Text editor

During configuration you will need a text editor. Use your favorite text editor or install one. A very simple editor is nano, if not preinstalled it can be installed with the command yum install nano.


To compile the MaraDNS source code you will need the compiler GCC installed on your system. If you do not have GCC installed, it is very simple to install by using the following command:

# yum install gcc

Disable other DNS software

In case your server is already running a DNS program you will need to disable or uninstall it before you install MaraDNS.

Optionally find a secondary DNS service

This step is optionally, but it is always recommended to have one or more secondary (slave) DNS for your domain. Some domain registrars will even require a minimum of two name servers. You can either host your own secondary DNS, or use a third party. There are several good paid and free options. DNS and BuddyNS are two stable providers offering free secondary DNS.

Adding a glue record at your domain registrar

This is optionally, but highly recommended. Glue records are added at your domain registrar. See documentation from your registrar or contact support to get information about how to add a glue record.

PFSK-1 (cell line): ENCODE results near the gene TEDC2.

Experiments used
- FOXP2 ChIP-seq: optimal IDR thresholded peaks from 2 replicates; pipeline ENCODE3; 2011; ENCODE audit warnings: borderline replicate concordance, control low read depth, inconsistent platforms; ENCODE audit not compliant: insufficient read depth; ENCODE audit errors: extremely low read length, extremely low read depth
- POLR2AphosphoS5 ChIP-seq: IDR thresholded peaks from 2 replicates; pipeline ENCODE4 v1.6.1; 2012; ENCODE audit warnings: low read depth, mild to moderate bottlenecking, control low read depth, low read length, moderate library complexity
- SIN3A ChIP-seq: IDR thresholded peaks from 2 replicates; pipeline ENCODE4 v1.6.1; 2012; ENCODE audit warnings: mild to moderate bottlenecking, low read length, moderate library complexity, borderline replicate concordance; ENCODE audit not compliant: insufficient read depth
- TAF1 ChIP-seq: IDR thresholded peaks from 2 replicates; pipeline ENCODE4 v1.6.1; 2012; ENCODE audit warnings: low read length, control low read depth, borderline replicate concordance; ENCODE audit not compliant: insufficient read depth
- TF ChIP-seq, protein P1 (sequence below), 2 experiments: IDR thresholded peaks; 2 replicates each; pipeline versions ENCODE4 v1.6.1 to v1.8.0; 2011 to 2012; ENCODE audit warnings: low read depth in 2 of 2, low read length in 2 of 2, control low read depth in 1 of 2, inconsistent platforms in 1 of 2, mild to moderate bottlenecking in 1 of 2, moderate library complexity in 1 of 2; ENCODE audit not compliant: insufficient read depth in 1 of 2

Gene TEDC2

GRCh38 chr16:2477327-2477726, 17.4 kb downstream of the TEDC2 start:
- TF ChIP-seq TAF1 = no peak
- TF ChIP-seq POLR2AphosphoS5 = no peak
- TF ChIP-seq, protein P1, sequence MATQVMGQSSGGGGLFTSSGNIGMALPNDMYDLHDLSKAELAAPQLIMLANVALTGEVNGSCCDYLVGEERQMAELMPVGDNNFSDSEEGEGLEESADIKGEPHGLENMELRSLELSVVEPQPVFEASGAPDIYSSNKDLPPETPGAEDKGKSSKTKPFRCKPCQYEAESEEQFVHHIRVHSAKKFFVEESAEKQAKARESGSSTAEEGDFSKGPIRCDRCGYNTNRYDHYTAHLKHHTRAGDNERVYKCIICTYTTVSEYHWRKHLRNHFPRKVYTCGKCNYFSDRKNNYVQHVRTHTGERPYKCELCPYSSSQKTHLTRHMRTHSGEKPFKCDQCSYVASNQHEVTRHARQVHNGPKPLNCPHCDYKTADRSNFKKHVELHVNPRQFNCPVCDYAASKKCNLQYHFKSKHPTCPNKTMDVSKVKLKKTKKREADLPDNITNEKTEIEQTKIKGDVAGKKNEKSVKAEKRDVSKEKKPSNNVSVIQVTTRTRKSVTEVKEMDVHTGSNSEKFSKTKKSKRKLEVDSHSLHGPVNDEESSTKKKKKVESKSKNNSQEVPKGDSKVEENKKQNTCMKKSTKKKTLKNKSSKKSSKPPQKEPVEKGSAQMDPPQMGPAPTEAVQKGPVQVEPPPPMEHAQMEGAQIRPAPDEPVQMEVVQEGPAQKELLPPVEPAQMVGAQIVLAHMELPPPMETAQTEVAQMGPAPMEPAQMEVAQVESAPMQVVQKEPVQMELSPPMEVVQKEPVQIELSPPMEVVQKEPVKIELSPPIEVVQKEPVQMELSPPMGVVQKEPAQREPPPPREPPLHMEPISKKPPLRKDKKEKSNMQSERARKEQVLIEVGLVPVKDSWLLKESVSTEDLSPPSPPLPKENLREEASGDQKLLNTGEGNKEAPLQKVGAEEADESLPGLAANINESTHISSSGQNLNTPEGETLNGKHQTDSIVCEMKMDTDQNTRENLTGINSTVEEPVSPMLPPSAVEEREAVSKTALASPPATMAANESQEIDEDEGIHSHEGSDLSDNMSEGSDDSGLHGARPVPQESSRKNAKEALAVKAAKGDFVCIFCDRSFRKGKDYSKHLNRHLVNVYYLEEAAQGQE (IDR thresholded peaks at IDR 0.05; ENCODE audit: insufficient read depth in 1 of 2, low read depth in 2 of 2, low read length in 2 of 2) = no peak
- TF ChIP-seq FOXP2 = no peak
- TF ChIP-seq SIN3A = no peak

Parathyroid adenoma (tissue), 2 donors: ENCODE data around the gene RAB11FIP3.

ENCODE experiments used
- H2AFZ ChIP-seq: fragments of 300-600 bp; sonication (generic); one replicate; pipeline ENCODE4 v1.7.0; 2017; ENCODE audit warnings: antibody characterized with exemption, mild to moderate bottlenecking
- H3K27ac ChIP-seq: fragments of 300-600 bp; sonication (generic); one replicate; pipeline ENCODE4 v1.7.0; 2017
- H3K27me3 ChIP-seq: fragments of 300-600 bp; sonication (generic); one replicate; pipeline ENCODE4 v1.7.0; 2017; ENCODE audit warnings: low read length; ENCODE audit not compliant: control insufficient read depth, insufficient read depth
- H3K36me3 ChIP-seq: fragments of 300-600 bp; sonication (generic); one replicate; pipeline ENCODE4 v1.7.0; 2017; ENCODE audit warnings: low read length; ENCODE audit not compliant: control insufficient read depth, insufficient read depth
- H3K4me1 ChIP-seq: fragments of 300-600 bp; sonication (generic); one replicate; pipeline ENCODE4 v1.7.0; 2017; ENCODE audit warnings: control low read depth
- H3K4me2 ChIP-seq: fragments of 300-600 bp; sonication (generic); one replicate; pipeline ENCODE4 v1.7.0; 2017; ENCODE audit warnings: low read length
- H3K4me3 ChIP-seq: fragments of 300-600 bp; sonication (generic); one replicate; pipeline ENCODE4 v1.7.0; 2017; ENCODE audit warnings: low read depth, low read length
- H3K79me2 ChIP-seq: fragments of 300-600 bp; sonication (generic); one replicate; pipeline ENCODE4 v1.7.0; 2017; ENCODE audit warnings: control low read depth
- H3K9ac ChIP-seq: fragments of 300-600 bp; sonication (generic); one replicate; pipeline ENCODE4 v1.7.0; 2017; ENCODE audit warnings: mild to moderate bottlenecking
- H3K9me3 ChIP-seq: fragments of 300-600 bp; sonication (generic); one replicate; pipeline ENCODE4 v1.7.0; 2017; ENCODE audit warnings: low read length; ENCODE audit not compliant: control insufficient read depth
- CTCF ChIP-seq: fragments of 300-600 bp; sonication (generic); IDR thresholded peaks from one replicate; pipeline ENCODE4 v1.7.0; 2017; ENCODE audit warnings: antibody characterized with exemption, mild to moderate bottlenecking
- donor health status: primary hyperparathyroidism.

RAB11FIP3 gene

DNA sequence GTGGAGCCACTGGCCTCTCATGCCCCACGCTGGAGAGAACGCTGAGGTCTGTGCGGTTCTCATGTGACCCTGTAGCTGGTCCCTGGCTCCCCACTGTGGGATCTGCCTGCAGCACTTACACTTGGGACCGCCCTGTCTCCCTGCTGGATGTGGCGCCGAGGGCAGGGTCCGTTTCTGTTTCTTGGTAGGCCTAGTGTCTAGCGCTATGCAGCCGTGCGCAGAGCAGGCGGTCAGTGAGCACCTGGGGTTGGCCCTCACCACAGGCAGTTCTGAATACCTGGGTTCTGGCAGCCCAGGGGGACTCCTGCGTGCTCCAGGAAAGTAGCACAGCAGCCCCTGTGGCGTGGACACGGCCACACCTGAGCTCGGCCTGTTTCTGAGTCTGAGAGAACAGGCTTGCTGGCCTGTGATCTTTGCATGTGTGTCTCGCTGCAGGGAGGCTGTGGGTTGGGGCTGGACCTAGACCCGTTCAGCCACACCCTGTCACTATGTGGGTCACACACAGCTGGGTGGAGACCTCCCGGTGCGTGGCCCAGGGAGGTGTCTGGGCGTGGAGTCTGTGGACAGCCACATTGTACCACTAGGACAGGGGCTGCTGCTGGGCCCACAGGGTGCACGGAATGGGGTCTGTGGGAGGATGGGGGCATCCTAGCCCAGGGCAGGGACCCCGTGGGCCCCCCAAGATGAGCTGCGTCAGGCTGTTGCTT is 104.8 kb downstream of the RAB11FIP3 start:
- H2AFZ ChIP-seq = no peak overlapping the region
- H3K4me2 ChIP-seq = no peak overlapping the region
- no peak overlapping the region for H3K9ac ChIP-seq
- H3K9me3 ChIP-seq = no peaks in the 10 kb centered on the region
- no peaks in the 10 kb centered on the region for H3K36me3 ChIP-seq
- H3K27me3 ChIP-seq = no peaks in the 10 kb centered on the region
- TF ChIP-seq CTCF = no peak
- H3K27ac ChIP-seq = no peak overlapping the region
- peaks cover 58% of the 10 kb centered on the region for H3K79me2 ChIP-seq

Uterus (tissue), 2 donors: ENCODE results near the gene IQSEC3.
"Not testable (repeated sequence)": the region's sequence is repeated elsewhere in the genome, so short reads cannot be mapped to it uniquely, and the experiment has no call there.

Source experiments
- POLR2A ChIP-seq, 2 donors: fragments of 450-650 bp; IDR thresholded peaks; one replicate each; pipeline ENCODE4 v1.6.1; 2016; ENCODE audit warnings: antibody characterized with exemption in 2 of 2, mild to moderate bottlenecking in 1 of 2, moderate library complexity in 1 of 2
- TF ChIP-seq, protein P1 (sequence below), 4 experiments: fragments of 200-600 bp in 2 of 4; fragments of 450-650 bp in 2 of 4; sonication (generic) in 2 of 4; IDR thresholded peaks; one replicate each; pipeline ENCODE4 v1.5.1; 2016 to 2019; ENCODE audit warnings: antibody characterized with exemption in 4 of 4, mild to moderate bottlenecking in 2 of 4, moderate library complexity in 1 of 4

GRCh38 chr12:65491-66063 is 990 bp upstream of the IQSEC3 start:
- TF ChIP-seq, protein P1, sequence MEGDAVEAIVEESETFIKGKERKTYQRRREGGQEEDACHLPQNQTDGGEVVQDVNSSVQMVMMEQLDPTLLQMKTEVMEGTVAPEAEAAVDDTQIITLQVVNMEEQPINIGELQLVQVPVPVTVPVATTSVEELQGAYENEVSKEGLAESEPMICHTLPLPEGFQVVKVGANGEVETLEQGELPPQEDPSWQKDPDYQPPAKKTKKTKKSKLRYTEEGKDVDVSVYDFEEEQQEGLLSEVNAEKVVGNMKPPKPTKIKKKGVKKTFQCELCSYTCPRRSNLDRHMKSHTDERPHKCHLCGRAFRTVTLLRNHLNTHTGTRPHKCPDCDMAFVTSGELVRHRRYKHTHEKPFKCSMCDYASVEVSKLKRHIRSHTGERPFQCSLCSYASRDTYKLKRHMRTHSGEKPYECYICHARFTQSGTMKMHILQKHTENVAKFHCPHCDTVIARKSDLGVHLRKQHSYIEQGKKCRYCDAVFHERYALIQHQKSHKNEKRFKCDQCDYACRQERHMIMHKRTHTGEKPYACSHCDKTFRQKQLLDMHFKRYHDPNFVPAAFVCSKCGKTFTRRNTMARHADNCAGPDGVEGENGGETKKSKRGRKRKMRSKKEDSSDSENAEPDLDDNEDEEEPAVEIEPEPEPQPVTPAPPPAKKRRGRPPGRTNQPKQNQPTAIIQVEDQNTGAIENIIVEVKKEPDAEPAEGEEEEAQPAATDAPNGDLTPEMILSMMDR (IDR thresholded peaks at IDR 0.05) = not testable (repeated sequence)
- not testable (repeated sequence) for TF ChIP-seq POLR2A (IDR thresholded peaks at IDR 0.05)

Step 1: Download MaraDNS

First thing is to download MaraDNS from the official repository (you can check to see if a new version has been released, this posted has been updated to include version 2.0.15 released February 5, 2018.)

# wget 

Step 2: Unpacking, compiling, and installing MaraDNS files.

Next step is to get MaraDNS installed on your system. This is a fast procedure that only takes a couple of minutes.

Step 2.1: Unpacking MaraDNS.

# tar -jxvf maradns-2.0.15.tar.bz2

Step 2.2: Go to the directory containing the MaraDNS files.

# cd maradns-2.0.15

Step 2.3: Compiling MaraDNS.

# make

Step 2.4: Installing MaraDNS.

# make install

If you want MaraDNS to start automatically every time the server boots, use the following command. This is not mandatory.

# chkconfig maradns on

That’s it! MaraDNS is now installed on your server.

Step 3: Configuring MaraDNS files.